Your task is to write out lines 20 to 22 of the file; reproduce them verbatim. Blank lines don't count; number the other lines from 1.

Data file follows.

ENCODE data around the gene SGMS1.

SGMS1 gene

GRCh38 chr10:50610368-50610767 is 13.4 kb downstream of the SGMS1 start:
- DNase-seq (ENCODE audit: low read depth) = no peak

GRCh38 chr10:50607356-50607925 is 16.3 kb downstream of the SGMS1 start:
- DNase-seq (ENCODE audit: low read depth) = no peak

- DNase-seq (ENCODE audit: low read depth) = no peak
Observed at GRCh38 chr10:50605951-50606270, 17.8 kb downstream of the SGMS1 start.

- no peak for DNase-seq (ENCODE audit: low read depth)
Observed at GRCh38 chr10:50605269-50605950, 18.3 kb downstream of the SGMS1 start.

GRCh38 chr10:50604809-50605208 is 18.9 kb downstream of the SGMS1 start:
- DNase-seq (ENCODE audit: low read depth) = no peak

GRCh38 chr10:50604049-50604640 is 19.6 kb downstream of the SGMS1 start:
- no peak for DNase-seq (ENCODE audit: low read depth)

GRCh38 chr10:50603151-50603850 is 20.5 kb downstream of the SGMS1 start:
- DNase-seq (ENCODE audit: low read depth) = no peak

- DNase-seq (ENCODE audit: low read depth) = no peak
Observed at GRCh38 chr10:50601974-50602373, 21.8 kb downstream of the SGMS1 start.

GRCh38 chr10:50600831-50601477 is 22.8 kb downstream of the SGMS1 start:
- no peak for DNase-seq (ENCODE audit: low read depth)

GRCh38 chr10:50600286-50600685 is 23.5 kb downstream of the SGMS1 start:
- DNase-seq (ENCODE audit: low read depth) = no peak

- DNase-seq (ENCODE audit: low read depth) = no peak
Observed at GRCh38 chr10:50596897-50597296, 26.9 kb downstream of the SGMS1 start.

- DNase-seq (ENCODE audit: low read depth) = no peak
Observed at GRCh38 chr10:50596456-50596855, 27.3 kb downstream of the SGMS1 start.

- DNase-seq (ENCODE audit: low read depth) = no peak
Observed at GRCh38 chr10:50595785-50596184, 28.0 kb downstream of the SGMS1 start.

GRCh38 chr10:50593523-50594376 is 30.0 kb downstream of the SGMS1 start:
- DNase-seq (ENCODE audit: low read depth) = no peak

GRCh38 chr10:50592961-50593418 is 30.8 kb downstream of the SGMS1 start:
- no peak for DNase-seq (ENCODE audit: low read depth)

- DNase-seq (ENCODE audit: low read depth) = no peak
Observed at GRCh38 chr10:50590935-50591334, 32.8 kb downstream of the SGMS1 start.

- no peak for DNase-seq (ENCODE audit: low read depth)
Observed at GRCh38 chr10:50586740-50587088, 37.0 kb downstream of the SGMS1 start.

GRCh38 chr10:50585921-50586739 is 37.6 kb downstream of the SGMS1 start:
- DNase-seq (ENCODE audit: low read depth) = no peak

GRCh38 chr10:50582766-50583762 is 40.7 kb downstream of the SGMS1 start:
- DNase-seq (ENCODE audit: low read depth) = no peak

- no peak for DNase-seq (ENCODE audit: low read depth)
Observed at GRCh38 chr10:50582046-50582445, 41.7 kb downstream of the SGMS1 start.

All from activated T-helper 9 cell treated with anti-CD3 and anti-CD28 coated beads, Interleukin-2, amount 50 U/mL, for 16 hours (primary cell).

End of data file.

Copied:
- no peak for DNase-seq (ENCODE audit: low read depth)

GRCh38 chr10:50600286-50600685 is 23.5 kb downstream of the SGMS1 start:
- DNase-seq (ENCODE audit: low read depth) = no peak